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July 20, 2010 § 1 Comment
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REAL ESTATE NOTE
Despite warnings from market watchers, mortgage rates remain at historic lows, at least for now. And while lenders expect upward pressure in the coming weeks, there’s no guarantee it will automatically lead to increases for homeowners
For months, market watchers have warned prospective home buyers that mortgage rates are bound to shoot higher as the economic recovery takes hold and the Bank of Canada ratchets up its key overnight lending rate.
Yet a month after the bank’s first small increase mortgage rates are still at historic lows. Variable rate mortgages can be scored for less than 2 per cent, locked in five year rates are below 4 per cent, with the Bank of Montreal offering a 4.99-per-cent option.
That’s because as home buying slows, mortgage lenders need to compete harder to keep their loan books growing. They have pools of capital that need to be spent, and if that means discounting a mortgage then that’s what they’ll do.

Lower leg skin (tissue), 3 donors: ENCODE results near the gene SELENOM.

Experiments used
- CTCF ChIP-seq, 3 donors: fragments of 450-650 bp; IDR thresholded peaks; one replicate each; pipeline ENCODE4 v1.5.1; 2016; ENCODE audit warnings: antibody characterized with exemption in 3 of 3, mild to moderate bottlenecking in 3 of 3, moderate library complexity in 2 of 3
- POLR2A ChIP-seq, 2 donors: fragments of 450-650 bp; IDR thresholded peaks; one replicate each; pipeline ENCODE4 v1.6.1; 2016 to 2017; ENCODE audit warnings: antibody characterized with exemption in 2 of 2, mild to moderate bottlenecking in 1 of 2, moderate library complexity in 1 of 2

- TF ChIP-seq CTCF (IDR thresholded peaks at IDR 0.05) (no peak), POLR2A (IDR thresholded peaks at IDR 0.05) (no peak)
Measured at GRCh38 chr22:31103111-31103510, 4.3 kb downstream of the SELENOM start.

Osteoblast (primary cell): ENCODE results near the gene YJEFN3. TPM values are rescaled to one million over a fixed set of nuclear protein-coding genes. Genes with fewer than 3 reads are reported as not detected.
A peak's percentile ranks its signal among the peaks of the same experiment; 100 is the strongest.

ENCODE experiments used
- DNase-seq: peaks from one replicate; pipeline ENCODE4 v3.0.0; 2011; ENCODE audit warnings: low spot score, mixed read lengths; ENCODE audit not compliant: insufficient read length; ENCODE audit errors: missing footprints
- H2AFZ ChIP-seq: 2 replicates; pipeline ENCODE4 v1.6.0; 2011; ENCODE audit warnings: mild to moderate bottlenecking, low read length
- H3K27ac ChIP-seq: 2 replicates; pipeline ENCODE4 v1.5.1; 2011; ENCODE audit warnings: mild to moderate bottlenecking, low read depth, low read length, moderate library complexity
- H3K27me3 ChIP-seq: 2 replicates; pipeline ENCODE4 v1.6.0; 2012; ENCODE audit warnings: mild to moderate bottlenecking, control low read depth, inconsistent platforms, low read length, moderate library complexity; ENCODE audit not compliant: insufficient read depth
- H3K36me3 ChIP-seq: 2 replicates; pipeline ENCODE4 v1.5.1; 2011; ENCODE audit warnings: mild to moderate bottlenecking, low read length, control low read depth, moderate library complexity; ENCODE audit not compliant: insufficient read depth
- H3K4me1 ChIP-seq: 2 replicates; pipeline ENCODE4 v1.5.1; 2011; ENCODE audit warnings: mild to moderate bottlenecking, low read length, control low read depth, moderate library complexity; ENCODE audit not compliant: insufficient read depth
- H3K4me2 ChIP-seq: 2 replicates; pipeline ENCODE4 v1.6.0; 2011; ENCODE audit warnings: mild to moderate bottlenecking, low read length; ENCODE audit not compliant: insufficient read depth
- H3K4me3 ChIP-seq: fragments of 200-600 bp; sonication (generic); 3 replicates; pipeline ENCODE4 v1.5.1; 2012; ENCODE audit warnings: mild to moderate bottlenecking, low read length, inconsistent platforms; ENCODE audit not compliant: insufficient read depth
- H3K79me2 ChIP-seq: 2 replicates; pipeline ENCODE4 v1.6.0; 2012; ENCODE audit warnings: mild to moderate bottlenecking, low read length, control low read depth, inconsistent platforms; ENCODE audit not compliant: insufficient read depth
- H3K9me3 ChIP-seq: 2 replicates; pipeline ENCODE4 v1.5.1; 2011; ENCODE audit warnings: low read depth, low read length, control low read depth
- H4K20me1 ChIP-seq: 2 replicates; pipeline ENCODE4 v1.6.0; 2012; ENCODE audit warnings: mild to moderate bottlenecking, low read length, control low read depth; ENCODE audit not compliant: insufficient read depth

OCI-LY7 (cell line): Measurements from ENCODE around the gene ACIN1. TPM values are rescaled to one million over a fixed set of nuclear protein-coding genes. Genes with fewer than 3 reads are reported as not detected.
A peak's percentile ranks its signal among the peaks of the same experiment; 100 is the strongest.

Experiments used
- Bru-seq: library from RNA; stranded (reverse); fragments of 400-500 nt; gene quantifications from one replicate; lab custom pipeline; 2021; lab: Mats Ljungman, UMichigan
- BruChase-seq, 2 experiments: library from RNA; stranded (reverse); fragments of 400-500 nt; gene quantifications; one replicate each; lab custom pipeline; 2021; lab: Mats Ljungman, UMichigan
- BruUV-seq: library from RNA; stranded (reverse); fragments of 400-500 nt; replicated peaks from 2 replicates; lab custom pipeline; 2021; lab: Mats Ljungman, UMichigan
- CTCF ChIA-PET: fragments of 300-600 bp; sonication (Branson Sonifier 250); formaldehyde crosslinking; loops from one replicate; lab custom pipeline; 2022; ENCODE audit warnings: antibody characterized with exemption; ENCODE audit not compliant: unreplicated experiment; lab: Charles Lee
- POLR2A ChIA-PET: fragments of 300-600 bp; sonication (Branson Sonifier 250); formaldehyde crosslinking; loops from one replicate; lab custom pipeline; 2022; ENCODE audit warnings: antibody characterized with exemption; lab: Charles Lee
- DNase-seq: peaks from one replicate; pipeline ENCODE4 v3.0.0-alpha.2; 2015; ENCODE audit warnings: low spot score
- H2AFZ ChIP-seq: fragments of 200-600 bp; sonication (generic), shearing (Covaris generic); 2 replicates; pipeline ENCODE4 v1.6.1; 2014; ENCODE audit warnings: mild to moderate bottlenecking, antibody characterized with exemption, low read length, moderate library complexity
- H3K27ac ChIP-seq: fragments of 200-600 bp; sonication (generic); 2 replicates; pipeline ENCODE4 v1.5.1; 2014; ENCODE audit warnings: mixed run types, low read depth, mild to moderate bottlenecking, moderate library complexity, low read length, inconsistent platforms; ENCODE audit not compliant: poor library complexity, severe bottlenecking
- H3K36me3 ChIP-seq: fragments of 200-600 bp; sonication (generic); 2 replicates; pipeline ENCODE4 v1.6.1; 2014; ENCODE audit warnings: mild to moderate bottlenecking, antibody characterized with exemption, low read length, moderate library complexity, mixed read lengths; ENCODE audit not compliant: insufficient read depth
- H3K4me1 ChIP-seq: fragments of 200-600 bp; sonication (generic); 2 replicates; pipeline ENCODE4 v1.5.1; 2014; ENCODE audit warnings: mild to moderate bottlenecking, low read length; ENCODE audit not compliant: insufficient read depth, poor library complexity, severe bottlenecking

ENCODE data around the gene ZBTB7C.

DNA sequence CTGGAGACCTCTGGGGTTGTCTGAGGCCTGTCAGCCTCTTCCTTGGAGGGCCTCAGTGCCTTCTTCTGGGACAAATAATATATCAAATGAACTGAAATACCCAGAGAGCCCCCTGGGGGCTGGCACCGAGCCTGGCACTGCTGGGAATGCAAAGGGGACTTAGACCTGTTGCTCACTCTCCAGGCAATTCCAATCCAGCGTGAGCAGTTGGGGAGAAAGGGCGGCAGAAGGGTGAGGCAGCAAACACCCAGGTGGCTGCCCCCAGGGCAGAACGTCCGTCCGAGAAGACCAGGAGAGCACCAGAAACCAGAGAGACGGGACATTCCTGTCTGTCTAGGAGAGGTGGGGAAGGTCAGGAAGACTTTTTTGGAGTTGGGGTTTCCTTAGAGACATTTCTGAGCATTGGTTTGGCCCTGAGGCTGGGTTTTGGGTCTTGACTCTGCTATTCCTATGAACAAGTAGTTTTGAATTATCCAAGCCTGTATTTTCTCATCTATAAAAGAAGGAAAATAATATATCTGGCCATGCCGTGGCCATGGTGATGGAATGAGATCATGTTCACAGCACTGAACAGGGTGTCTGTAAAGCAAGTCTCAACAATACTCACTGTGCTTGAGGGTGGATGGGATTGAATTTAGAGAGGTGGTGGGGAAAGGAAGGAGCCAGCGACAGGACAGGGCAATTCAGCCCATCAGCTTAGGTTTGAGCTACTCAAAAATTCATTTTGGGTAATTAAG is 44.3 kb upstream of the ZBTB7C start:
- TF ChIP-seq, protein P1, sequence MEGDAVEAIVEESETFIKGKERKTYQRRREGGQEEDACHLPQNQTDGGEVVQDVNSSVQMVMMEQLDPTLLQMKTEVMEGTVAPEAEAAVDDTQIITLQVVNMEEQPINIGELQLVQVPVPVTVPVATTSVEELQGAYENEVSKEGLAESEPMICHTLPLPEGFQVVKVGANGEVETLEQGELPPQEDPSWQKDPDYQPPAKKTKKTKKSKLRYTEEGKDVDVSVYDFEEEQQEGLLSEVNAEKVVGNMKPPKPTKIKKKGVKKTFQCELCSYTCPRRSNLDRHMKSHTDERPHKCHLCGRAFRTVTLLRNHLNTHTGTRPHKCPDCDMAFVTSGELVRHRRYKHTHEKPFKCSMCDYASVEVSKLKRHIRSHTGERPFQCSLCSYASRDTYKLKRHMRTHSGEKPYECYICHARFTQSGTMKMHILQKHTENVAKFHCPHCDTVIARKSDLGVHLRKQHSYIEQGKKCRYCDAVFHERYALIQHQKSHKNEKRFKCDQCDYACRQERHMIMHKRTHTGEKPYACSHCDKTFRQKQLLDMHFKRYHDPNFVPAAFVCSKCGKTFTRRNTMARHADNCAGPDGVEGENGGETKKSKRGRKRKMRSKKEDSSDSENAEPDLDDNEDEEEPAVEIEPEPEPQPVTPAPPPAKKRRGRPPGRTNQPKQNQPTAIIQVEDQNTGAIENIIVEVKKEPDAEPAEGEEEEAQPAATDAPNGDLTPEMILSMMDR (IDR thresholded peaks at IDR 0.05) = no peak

“When there is a drop in demand we all have to compete,” said John Panagakos of the Mortgage Centre in Toronto. “We’re no different than grocery stores – we have sales.”
Most of the money banks lend in the form of mortgages is borrowed, and the bank looks to interest rate swap rates – not the Bank Of Canada rate – to estimate what it will cost to borrow money throughout the length of the mortgage. The rate takes into account investors’ expectations of interest rates over the next five years, and their evaluation of a bank’s credit worthiness.
The rate is generally going to be higher than the rate on the five-year government bond, because banks are riskier borrowers than the government. Usually the two rates will trend in the same direction, though the spread between them may widen or narrow.
Although those rates have been holding steady, lenders expect upward pressure in coming weeks. That won’t lead to automatic increases, however, for homeowners.
“There’s been an appetite to help our customers buy homes even if there is upward pressure on rates,” said John Turner, director of mortgages at BMO. “We’re trying to hold the line on rates regardless.”
So higher Bank of Canada rates will eventually make it more expensive to borrow money. But it’s not the only thing at work as the bank decides how much to charge you for a mortgage.
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